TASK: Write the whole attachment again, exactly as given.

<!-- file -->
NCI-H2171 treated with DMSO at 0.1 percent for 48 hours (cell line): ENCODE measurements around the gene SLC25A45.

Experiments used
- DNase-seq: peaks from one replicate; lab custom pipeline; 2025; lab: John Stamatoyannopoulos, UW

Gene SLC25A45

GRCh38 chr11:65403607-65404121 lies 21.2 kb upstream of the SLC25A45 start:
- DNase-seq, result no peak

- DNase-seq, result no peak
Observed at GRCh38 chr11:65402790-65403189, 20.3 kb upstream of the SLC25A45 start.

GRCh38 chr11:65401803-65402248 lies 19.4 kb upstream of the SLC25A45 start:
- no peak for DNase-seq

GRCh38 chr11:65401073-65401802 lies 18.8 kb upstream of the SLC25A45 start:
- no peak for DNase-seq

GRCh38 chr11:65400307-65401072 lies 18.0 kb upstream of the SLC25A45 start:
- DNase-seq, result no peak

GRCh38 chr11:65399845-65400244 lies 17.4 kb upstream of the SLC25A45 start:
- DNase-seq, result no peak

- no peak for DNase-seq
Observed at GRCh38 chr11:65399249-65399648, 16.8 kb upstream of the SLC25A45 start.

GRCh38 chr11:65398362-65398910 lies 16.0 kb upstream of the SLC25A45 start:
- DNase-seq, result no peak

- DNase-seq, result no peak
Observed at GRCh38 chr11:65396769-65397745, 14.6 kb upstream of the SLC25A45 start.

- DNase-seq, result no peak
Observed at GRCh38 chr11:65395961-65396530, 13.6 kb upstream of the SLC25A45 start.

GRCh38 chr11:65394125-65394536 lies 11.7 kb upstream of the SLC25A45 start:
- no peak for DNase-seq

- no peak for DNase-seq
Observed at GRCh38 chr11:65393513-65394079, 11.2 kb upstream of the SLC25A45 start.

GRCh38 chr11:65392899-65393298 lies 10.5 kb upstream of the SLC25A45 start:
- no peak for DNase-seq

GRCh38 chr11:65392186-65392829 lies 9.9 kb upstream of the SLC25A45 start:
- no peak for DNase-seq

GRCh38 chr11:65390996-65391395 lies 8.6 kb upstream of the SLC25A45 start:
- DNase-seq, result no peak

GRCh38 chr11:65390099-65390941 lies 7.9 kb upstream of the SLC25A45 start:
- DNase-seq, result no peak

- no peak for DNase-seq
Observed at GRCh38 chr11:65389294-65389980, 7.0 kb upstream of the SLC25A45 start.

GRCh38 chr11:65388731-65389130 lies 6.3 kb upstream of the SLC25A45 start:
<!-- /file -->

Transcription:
NCI-H2171 treated with DMSO at 0.1 percent for 48 hours (cell line): ENCODE measurements around the gene SLC25A45.

Experiments used
- DNase-seq: peaks from one replicate; lab custom pipeline; 2025; lab: John Stamatoyannopoulos, UW

Gene SLC25A45

GRCh38 chr11:65403607-65404121 lies 21.2 kb upstream of the SLC25A45 start:
- DNase-seq, result no peak

- DNase-seq, result no peak
Observed at GRCh38 chr11:65402790-65403189, 20.3 kb upstream of the SLC25A45 start.

GRCh38 chr11:65401803-65402248 lies 19.4 kb upstream of the SLC25A45 start:
- no peak for DNase-seq

GRCh38 chr11:65401073-65401802 lies 18.8 kb upstream of the SLC25A45 start:
- no peak for DNase-seq

GRCh38 chr11:65400307-65401072 lies 18.0 kb upstream of the SLC25A45 start:
- DNase-seq, result no peak

GRCh38 chr11:65399845-65400244 lies 17.4 kb upstream of the SLC25A45 start:
- DNase-seq, result no peak

- no peak for DNase-seq
Observed at GRCh38 chr11:65399249-65399648, 16.8 kb upstream of the SLC25A45 start.

GRCh38 chr11:65398362-65398910 lies 16.0 kb upstream of the SLC25A45 start:
- DNase-seq, result no peak

- DNase-seq, result no peak
Observed at GRCh38 chr11:65396769-65397745, 14.6 kb upstream of the SLC25A45 start.

- DNase-seq, result no peak
Observed at GRCh38 chr11:65395961-65396530, 13.6 kb upstream of the SLC25A45 start.

GRCh38 chr11:65394125-65394536 lies 11.7 kb upstream of the SLC25A45 start:
- no peak for DNase-seq

- no peak for DNase-seq
Observed at GRCh38 chr11:65393513-65394079, 11.2 kb upstream of the SLC25A45 start.

GRCh38 chr11:65392899-65393298 lies 10.5 kb upstream of the SLC25A45 start:
- no peak for DNase-seq

GRCh38 chr11:65392186-65392829 lies 9.9 kb upstream of the SLC25A45 start:
- no peak for DNase-seq

GRCh38 chr11:65390996-65391395 lies 8.6 kb upstream of the SLC25A45 start:
- DNase-seq, result no peak

GRCh38 chr11:65390099-65390941 lies 7.9 kb upstream of the SLC25A45 start:
- DNase-seq, result no peak

- no peak for DNase-seq
Observed at GRCh38 chr11:65389294-65389980, 7.0 kb upstream of the SLC25A45 start.

GRCh38 chr11:65388731-65389130 lies 6.3 kb upstream of the SLC25A45 start: